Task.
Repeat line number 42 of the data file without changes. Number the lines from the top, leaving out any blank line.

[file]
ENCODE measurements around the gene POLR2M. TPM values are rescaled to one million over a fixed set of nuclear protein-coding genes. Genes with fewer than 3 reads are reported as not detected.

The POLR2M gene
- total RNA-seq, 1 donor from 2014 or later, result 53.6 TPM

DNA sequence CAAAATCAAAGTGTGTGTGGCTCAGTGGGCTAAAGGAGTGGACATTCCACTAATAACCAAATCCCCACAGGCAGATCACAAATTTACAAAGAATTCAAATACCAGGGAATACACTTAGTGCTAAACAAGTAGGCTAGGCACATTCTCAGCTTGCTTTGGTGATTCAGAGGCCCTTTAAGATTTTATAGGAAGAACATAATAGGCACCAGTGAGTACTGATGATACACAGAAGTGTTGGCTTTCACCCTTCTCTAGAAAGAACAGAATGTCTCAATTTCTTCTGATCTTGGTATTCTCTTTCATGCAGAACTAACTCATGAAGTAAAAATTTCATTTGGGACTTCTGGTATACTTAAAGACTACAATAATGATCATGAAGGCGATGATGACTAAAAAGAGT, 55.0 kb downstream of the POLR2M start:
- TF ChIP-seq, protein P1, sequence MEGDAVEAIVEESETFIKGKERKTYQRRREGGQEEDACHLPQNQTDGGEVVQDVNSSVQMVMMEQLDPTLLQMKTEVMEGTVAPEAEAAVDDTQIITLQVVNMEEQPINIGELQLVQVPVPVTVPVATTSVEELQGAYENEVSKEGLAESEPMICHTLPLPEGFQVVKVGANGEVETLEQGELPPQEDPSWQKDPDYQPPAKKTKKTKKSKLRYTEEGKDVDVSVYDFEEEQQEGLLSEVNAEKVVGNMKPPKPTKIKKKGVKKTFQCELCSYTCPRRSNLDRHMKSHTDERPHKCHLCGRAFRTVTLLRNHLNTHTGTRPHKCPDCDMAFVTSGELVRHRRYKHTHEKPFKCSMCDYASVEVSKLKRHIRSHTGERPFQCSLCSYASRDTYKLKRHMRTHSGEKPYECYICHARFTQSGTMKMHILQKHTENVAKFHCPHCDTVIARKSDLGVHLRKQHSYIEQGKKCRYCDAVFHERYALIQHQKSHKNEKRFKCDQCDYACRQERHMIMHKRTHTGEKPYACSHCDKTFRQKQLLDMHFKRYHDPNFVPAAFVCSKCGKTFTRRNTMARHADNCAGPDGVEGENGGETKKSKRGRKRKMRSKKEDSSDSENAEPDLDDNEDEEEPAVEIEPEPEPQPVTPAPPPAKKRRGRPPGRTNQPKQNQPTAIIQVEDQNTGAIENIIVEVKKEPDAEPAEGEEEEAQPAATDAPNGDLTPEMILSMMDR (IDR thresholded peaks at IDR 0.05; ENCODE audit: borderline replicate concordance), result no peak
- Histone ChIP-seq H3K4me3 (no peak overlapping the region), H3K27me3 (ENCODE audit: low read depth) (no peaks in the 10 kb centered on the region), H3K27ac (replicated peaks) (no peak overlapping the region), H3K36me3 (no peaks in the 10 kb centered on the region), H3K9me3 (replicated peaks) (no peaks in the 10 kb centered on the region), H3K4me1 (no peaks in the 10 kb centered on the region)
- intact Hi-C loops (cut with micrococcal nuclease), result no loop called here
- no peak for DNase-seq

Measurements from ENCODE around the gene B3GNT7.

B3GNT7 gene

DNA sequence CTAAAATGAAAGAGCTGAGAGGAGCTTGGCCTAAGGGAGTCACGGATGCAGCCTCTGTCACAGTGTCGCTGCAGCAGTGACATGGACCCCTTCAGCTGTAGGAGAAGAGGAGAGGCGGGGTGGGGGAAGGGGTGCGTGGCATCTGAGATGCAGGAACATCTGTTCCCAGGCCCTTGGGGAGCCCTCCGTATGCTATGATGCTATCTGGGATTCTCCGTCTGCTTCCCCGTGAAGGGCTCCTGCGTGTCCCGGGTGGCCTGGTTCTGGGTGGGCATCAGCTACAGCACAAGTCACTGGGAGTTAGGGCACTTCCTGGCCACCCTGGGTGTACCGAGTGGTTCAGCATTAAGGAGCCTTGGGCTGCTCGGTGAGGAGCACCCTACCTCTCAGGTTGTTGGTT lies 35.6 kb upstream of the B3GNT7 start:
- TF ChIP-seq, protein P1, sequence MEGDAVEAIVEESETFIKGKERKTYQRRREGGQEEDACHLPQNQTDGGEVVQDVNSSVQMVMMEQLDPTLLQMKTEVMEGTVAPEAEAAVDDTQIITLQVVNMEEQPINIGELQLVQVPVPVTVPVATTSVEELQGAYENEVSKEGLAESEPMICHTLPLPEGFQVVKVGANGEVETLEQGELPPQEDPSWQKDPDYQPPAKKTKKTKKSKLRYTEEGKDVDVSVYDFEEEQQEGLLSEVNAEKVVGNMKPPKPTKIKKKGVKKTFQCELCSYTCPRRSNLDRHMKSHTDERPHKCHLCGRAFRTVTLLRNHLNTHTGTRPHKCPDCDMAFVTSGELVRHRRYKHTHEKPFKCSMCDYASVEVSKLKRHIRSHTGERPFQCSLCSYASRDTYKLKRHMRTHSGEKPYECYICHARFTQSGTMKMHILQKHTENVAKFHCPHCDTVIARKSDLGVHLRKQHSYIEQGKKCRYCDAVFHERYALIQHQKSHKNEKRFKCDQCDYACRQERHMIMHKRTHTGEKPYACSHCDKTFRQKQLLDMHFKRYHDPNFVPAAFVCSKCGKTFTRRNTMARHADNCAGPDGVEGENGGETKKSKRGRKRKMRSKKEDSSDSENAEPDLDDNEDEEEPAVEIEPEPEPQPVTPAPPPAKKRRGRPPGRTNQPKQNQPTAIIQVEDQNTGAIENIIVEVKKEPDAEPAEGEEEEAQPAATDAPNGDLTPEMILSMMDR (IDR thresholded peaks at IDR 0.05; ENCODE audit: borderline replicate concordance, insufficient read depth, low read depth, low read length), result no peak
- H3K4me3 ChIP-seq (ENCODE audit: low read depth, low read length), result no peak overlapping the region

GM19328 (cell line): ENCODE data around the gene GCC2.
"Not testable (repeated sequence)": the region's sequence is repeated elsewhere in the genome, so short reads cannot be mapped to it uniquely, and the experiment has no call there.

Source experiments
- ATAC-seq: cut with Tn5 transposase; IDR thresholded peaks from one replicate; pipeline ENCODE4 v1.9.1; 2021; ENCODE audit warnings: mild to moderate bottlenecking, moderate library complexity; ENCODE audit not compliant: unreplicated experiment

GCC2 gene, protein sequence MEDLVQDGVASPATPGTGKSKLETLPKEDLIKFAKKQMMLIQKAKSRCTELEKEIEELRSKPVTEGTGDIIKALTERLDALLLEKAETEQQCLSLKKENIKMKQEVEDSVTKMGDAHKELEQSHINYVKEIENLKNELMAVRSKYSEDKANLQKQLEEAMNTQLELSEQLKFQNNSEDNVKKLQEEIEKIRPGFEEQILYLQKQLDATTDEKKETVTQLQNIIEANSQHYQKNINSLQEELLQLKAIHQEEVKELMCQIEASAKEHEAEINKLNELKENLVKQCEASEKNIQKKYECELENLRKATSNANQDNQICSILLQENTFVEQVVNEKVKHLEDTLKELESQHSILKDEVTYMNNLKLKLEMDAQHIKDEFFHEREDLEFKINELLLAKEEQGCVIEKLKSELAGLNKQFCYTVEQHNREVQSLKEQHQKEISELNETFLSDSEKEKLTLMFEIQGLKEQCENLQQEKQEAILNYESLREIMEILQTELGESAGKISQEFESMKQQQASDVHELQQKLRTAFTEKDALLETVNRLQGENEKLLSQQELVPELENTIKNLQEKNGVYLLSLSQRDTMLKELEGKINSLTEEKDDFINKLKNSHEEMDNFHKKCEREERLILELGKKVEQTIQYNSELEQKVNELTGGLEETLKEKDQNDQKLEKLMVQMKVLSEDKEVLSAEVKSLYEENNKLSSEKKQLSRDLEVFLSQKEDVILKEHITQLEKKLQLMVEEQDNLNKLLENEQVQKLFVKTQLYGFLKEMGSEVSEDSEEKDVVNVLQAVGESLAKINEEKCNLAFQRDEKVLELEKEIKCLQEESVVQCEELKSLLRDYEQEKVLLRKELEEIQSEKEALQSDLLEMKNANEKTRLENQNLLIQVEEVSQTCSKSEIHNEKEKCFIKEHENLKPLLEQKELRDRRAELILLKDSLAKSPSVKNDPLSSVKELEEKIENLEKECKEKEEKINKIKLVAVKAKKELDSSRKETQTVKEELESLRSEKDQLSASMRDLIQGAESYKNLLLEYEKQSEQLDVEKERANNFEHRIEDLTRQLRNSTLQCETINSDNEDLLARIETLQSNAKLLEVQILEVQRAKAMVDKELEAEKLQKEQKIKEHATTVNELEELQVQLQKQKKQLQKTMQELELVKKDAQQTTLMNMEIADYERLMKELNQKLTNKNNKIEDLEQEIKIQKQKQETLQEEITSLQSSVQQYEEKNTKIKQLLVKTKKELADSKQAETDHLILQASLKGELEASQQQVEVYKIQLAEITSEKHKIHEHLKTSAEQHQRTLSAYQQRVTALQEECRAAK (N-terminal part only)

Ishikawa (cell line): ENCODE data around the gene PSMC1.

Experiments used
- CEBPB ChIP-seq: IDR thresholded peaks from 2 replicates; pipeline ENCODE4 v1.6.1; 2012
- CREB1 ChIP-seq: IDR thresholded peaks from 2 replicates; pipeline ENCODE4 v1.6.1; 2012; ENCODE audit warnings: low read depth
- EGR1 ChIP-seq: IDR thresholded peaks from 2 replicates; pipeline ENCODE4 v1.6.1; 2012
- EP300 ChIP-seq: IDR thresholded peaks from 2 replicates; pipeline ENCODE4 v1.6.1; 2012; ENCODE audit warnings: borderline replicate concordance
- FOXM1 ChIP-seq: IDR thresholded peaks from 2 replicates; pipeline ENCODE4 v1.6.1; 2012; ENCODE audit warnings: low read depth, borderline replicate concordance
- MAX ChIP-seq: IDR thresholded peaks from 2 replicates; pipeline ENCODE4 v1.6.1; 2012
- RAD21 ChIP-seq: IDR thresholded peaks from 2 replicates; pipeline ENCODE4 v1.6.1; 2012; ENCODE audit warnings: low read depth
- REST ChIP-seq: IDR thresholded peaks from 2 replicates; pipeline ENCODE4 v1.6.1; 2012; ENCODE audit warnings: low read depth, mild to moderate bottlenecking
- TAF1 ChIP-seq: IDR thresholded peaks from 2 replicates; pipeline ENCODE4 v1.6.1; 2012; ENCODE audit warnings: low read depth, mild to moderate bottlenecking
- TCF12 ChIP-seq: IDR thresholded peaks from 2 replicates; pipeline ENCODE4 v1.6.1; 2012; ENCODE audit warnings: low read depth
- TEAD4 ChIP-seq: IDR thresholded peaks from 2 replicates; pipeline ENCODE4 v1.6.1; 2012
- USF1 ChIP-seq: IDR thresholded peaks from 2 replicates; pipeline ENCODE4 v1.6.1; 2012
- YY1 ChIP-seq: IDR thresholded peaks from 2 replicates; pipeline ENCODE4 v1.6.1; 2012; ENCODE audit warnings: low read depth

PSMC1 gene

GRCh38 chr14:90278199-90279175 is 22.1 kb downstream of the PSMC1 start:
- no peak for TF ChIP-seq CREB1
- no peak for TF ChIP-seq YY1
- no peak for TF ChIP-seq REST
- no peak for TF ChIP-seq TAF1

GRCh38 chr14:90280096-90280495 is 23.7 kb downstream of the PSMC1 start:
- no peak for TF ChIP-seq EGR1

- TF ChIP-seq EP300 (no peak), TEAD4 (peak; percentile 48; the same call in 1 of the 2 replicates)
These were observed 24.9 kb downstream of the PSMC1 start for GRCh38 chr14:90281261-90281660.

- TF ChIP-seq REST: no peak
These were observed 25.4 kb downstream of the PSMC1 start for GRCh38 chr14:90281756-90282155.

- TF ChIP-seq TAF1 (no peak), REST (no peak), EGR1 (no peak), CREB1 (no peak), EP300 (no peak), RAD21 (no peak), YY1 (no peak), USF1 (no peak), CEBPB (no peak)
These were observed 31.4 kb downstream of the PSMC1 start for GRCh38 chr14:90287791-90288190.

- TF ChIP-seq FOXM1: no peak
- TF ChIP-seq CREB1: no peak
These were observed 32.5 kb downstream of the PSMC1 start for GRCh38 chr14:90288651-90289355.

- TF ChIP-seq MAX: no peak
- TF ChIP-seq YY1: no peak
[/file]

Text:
- TF ChIP-seq EP300 (no peak), TEAD4 (peak; percentile 48; the same call in 1 of the 2 replicates)